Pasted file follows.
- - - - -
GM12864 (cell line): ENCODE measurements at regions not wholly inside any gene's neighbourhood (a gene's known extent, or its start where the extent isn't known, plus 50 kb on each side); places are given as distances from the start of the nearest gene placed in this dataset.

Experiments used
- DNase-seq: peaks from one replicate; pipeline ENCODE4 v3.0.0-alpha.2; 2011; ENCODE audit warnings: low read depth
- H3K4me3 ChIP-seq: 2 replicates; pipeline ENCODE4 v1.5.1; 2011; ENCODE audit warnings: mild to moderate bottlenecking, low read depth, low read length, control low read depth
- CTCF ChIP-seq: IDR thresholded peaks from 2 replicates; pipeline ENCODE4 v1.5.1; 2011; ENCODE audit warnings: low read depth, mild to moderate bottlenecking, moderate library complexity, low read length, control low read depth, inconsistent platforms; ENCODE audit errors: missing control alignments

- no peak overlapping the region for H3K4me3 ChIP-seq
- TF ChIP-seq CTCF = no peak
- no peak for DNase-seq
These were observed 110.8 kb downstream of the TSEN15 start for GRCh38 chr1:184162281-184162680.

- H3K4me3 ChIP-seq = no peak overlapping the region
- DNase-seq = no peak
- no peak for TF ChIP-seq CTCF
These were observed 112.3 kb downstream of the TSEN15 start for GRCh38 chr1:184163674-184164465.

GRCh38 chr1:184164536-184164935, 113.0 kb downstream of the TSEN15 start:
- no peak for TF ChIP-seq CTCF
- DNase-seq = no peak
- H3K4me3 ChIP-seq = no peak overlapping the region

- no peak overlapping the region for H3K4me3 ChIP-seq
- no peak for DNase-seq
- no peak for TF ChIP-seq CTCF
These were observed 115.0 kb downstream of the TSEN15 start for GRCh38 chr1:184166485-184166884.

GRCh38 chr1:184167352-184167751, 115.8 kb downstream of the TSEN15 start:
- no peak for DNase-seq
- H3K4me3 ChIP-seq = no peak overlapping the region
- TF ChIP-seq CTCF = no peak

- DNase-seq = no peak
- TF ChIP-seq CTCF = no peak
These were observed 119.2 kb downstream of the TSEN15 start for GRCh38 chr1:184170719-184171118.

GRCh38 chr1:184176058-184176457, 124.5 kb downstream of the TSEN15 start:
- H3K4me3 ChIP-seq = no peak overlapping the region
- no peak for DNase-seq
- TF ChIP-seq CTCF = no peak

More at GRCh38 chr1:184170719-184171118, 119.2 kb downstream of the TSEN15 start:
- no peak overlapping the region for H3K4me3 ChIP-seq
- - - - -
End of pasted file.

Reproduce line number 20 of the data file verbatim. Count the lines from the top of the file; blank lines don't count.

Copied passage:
- no peak for TF ChIP-seq CTCF